It is also important for the implementation of any guidelines that coastal States ensure that their own navies are good environmental citizens in their own jurisdictional zones. This includes all branches of the military. For example, air forces use sonobuoys in antisubmarine warfare training some of which include active sonar defense, and scientific bodies conduct experiments involving sonar and acoustic technologies. Defense procurement agencies conduct underwater explosions associated with vessel shock trials. Armies undertake amphibious assaults where there is a risk of ship collisions with marine mammals. And special forces use high-speed rigid inflatable boats and conduct underwater demolition and other activities in offshore areas. Moreover, by being a good “environmental citizen” itself, it would be easier for the coastal State to obtain the support of the international community, the media and their own defense personnel in promoting an environmental agenda for the implementation of the guidelines. In this way, real risks to resources and the marine environment by military activities can be reduced by a high level of awareness, thus encouraging risk reduction measures in foreign EEZs.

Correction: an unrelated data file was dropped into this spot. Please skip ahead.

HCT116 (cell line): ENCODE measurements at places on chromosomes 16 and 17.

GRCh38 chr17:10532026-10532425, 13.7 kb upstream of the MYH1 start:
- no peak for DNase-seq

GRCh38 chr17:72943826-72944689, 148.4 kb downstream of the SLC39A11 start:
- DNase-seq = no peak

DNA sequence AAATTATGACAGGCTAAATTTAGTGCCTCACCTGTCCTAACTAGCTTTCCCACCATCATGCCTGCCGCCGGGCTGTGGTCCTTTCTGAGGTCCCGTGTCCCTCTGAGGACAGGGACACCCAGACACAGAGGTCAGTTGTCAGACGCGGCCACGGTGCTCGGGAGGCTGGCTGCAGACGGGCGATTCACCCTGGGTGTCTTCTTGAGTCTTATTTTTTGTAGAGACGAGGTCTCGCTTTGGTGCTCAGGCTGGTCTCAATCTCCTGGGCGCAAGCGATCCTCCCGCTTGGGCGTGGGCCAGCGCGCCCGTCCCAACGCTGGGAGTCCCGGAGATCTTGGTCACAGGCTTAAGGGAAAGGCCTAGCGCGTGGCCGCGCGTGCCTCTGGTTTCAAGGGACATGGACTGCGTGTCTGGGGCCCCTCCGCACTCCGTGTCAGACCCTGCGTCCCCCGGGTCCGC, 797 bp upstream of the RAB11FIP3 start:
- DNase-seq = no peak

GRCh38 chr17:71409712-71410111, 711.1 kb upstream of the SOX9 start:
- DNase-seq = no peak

But if there is a low level of trust concerning military activities then it is likely that a State will want a treaty, not general voluntary guidelines. But such a treaty is highly unlikely, at least concerning intelligence gathering. On the other hand, enforcement could be at the political level and not by a court. States do not have to act illegally for the Security Council to suggest there may be a threat to the peace and thus take economic measures. Otherwise, there are few available forums in which to pursue enforcement. Only a few states have agreed to compulsory jurisdiction of the International Court of Justice (ICJ), although other UN bodies could seek an advisory opinion from the ICJ. Also, the proposed guidelines could be raised in other forums such as the Western Pacific Naval Symposium; the Council for Security Co-operation in Asia and the Pacific; the International Seapower Symposium; the Pacific Command Operations Law Conference; the ASEAN Regional Forum; and in the ongoing UN Consultative Process on Oceans and the Law of the Sea. States could also take certain issues to the International Liability Court, but that process moves very slowly.